U.S. Defense Secretary Jim Mattis is headed to South Korea next week to discuss the next steps following a rare suspension of joint military exercises over the promise of North Korea's denuclearization.
The drills have been a core element of the U.S.-South Korea alliance forged in the 1950-53 Korean War, and their suspension has prompted a heated debate in South Korea over whether it could lead the communist regime to give up its nuclear weapons.
After a historic meeting with North Korean leader Kim Jong-un on June 12, U.S. President Donald Trump announced the decision to halt the "war games" that are "provocative" and "inappropriate," while negotiations to dismantle the nuclear program are under way.
A week later Seoul and Washington announced that planning for August's Ulchi Freedom Guardian (UFG) exercise would be halted.
"The suspension of exercises was a huge gift to North Korea and China," Robert Manning, a senior fellow at the Atlantic Council think tank, said in an email to Yonhap. "North Korea made no concession or even clarification of what denuclearization means or how it will happen."
Pyongyang has long viewed the exercises as an invasion rehearsal despite Seoul and Washington's assurances they are defensive in nature.
The hope is that by removing a major eyesore for Pyongyang, and what it claims is a threat to its regime, Kim will take steps to dismantle and remove his nuclear weapons, which he committed to do in a joint statement with Trump.
Many U.S. officials and experts believe it was only a matter of time before North Korea's nukes are able to strike the United States on intercontinental ballistic missiles.
Frank Aum, senior expert on North Korea at the U.S. Institute of Peace, said the suspension is a risk worth taking.
"I think the UFG suspension is a helpful concession that will outweigh the risks to military readiness and deterrence," he said in an email to Yonhap. "Suspending major military exercises is exactly what North Korea has been asking for, so for President Trump to make this concession this early in the process will get the negotiation process started on the right foot.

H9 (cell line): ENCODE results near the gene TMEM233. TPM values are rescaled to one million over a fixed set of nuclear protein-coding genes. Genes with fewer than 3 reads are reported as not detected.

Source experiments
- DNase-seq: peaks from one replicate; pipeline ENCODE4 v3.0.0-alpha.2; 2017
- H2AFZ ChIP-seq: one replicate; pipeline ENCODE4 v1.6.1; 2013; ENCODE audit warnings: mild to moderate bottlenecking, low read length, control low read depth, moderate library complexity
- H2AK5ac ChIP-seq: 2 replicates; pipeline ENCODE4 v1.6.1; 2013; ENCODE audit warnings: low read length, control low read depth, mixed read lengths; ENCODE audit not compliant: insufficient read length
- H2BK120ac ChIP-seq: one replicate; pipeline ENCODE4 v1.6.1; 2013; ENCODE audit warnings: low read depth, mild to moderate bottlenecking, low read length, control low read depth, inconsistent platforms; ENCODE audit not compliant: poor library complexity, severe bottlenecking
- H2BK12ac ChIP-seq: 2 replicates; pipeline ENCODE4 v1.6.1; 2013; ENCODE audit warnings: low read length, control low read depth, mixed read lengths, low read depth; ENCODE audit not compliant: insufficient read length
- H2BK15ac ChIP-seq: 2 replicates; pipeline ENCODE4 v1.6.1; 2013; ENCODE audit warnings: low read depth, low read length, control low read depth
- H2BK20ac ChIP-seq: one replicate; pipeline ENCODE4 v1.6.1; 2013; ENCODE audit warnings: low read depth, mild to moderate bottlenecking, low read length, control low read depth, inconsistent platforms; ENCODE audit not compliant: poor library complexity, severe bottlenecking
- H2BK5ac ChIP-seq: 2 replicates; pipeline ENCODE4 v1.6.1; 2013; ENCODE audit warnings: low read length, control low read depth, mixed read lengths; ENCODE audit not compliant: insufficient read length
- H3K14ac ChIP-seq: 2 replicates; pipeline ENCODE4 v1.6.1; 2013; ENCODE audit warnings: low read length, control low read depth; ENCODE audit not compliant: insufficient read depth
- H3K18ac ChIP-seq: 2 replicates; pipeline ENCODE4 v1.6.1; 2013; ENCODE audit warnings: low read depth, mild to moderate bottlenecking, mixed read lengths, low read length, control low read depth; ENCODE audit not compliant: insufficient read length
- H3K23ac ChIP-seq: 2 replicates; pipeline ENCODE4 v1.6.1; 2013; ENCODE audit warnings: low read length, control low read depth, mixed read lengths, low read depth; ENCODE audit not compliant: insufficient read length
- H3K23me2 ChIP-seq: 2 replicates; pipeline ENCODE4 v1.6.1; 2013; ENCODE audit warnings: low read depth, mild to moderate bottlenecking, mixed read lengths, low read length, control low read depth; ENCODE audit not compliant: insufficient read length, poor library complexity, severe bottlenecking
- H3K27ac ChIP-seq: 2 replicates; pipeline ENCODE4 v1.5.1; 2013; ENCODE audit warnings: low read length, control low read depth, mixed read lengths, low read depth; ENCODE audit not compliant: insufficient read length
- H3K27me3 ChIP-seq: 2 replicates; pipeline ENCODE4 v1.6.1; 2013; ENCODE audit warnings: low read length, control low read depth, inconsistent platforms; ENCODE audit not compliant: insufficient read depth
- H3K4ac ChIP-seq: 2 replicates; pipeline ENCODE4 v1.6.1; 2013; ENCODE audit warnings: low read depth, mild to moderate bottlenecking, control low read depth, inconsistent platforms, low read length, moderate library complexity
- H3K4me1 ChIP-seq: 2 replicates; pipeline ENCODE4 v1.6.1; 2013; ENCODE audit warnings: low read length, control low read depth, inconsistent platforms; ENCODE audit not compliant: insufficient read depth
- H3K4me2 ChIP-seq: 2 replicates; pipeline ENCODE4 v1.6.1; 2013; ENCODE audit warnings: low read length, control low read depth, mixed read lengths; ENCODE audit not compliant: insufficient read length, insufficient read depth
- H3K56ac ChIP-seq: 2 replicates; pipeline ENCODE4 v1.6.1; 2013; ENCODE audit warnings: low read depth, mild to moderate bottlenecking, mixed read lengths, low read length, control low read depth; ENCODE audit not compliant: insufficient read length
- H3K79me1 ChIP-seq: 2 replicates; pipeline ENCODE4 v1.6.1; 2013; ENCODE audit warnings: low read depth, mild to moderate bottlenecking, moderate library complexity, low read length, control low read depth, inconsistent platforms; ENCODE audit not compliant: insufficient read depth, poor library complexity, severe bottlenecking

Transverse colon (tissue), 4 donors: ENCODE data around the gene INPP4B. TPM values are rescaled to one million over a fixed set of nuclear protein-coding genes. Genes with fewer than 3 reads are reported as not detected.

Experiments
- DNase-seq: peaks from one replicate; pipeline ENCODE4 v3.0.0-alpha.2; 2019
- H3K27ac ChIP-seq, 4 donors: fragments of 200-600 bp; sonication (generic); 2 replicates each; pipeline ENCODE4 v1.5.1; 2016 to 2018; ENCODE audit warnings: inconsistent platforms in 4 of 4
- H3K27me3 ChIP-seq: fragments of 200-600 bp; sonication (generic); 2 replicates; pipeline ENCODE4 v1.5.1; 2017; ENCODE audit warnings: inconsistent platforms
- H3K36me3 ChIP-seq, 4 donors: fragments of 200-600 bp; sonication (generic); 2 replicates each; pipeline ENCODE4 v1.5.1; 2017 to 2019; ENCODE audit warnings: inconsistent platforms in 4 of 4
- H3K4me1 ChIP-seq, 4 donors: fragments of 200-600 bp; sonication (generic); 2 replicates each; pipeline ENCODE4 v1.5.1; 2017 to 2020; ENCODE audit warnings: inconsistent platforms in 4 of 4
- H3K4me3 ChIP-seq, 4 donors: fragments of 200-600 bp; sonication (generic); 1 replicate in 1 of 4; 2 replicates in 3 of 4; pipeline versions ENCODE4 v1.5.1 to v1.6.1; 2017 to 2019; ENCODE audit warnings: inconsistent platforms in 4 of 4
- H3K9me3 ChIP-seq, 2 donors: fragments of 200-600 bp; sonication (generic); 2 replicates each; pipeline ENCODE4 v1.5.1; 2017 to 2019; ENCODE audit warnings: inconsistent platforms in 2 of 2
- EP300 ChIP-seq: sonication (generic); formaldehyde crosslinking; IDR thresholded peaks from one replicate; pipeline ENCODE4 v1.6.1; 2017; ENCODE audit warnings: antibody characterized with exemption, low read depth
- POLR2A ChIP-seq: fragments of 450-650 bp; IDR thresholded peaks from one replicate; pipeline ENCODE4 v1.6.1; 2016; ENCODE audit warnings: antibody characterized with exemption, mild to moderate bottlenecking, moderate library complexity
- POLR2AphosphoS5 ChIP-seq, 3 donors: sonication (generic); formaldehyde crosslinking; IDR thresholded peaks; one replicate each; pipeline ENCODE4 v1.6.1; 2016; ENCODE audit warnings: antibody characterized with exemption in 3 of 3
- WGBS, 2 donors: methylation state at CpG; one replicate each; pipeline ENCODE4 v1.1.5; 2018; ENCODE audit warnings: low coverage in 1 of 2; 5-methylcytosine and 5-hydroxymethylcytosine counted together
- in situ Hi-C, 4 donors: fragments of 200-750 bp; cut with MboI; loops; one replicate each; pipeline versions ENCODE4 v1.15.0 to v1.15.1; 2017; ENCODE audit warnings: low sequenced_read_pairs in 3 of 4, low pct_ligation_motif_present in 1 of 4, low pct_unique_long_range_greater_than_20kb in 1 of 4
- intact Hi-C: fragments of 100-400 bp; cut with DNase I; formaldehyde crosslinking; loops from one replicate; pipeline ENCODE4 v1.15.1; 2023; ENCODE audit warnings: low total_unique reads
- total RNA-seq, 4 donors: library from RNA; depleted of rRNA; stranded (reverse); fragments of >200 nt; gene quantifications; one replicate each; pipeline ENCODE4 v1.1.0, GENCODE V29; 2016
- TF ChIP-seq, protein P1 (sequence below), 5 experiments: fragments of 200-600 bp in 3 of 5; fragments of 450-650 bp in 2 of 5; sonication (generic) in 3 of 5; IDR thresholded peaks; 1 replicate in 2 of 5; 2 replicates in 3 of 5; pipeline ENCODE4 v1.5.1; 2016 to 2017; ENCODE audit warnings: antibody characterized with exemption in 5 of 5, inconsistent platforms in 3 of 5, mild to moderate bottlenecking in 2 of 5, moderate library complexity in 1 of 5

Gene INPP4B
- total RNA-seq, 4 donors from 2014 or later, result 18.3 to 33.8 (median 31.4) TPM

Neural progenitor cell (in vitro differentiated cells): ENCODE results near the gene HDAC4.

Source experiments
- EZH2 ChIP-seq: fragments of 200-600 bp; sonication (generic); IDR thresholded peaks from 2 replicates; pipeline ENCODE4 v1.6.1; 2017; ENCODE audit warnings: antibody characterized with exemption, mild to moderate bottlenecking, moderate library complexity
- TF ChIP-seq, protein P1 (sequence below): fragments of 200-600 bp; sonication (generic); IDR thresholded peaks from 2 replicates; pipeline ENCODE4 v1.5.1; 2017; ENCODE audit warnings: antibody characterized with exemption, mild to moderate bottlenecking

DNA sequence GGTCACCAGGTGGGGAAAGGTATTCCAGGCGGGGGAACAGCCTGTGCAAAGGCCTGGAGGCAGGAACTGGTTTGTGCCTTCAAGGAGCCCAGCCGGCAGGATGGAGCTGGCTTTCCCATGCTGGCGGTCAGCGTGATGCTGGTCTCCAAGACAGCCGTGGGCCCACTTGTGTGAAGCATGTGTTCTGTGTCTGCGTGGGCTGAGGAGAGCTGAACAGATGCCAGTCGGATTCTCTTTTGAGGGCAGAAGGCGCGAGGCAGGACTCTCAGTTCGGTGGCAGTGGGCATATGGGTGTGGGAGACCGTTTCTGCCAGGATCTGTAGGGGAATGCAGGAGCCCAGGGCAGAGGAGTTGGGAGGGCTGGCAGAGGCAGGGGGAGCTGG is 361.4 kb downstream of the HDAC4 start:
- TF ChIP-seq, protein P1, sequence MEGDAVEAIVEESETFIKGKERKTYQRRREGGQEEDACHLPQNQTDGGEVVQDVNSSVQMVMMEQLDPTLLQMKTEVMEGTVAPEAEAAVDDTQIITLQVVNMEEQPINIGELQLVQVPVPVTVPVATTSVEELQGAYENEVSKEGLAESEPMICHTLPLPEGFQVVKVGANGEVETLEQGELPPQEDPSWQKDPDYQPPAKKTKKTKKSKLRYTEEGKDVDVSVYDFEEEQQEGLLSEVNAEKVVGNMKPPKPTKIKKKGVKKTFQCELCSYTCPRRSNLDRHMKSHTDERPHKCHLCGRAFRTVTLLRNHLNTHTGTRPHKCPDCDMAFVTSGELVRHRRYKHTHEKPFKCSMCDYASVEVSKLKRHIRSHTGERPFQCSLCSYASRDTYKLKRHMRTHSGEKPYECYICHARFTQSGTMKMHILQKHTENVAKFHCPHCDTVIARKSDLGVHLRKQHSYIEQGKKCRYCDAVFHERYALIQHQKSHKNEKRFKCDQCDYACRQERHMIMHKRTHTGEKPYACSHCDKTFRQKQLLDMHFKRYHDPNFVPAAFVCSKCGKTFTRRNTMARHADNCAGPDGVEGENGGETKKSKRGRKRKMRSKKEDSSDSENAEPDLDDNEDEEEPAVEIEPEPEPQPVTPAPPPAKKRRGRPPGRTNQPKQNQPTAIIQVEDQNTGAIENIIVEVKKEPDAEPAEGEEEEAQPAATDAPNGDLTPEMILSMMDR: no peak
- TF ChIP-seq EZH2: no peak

"This being said, it also puts a lot of pressure on North Korea to respond with a significant concession of its own," he added. "The U.S. and South Korea can always reinstate the exercises if North Korea doesn't take concrete steps."
The Trump administration has sought to allay concerns about the impact on readiness by emphasizing that the exercises will resume if North Korea doesn't live up to its commitments.
According to Bruce Bennett, a senior defense analyst at the RAND Corp., North Korea could demonstrate its sincerity by giving up five nuclear weapons to begin with or disabling the uranium enrichment facility in Yongbyon.
"If Kim will not do that now, why should we believe that he will fully denuclearize eventually?" he asked in an email.
As for the suspension of exercises, Bennett suggested it could be a move in the right direction, but one without a guaranteed outcome.
"Stopping the UFG exercise will make North Korea anxious to have more dialogue with the United States, the North hoping to get even more U.S. concessions without having to do much more than talk," he said. "What is much less clear is whether stopping these exercises will contribute to denuclearization of North Korea."
The allies have halted drills only a handful of times.
In 1990, a previous version of the UFG was temporarily suspended due to U.S. participation in the Gulf War. Two years later a separate exercise was canceled amid dialogue with the North. (yonhap)
Kim Sua email@example.com